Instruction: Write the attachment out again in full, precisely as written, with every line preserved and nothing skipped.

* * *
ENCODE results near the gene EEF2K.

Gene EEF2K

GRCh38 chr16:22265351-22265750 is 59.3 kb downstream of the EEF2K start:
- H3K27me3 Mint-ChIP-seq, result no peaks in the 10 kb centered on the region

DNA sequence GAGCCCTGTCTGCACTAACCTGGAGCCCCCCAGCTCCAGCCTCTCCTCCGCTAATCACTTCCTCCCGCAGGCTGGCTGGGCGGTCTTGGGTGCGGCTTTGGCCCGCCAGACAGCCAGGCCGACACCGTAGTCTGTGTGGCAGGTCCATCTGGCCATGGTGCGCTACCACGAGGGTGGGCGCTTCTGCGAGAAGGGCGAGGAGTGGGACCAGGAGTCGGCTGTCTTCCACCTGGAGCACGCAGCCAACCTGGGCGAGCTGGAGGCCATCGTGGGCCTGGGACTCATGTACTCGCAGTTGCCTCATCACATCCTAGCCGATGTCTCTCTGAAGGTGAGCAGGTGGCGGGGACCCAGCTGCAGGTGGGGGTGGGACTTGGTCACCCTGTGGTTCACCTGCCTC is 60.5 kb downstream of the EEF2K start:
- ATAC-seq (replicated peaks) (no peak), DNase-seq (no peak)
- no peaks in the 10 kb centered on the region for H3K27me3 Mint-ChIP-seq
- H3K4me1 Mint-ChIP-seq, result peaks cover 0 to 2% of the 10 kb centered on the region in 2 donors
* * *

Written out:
ENCODE results near the gene EEF2K.

Gene EEF2K

GRCh38 chr16:22265351-22265750 is 59.3 kb downstream of the EEF2K start:
- H3K27me3 Mint-ChIP-seq, result no peaks in the 10 kb centered on the region

DNA sequence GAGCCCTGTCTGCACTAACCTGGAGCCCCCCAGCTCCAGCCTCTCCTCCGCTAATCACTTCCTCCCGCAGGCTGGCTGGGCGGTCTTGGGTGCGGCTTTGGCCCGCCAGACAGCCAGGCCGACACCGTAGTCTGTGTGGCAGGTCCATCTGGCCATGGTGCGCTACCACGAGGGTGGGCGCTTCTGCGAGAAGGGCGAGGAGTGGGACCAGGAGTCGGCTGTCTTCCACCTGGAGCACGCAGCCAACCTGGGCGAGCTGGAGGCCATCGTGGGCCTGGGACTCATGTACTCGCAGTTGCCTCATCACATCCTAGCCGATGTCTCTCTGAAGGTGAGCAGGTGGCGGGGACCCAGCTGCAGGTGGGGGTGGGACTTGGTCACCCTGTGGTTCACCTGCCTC is 60.5 kb downstream of the EEF2K start:
- ATAC-seq (replicated peaks) (no peak), DNase-seq (no peak)
- no peaks in the 10 kb centered on the region for H3K27me3 Mint-ChIP-seq
- H3K4me1 Mint-ChIP-seq, result peaks cover 0 to 2% of the 10 kb centered on the region in 2 donors